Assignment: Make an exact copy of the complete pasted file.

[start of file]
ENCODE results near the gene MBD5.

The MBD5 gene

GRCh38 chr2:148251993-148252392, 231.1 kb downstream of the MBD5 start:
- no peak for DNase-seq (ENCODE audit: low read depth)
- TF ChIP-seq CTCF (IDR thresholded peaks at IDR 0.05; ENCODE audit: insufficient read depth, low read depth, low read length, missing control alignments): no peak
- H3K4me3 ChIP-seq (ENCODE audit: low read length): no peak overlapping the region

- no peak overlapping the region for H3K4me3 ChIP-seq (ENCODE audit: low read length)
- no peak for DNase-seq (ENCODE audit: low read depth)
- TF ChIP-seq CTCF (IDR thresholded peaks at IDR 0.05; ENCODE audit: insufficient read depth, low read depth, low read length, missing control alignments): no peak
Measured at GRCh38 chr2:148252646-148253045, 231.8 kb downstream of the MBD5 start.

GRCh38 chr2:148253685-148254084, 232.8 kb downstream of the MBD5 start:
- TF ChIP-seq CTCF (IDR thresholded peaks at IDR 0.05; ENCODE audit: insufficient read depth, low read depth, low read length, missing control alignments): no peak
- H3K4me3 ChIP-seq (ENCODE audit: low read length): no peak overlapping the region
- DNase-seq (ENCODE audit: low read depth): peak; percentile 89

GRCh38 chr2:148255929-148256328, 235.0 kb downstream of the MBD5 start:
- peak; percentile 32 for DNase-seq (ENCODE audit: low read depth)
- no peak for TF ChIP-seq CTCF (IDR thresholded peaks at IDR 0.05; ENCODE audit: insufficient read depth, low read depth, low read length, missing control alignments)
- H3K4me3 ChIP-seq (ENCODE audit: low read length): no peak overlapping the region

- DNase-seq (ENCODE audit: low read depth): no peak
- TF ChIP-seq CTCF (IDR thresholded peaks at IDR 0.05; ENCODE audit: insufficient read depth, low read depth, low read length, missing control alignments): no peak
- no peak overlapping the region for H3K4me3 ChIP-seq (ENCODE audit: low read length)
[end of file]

ENCODE results near the gene MBD5.

The MBD5 gene

GRCh38 chr2:148251993-148252392, 231.1 kb downstream of the MBD5 start:
- no peak for DNase-seq (ENCODE audit: low read depth)
- TF ChIP-seq CTCF (IDR thresholded peaks at IDR 0.05; ENCODE audit: insufficient read depth, low read depth, low read length, missing control alignments): no peak
- H3K4me3 ChIP-seq (ENCODE audit: low read length): no peak overlapping the region

- no peak overlapping the region for H3K4me3 ChIP-seq (ENCODE audit: low read length)
- no peak for DNase-seq (ENCODE audit: low read depth)
- TF ChIP-seq CTCF (IDR thresholded peaks at IDR 0.05; ENCODE audit: insufficient read depth, low read depth, low read length, missing control alignments): no peak
Measured at GRCh38 chr2:148252646-148253045, 231.8 kb downstream of the MBD5 start.

GRCh38 chr2:148253685-148254084, 232.8 kb downstream of the MBD5 start:
- TF ChIP-seq CTCF (IDR thresholded peaks at IDR 0.05; ENCODE audit: insufficient read depth, low read depth, low read length, missing control alignments): no peak
- H3K4me3 ChIP-seq (ENCODE audit: low read length): no peak overlapping the region
- DNase-seq (ENCODE audit: low read depth): peak; percentile 89

GRCh38 chr2:148255929-148256328, 235.0 kb downstream of the MBD5 start:
- peak; percentile 32 for DNase-seq (ENCODE audit: low read depth)
- no peak for TF ChIP-seq CTCF (IDR thresholded peaks at IDR 0.05; ENCODE audit: insufficient read depth, low read depth, low read length, missing control alignments)
- H3K4me3 ChIP-seq (ENCODE audit: low read length): no peak overlapping the region

- DNase-seq (ENCODE audit: low read depth): no peak
- TF ChIP-seq CTCF (IDR thresholded peaks at IDR 0.05; ENCODE audit: insufficient read depth, low read depth, low read length, missing control alignments): no peak
- no peak overlapping the region for H3K4me3 ChIP-seq (ENCODE audit: low read length)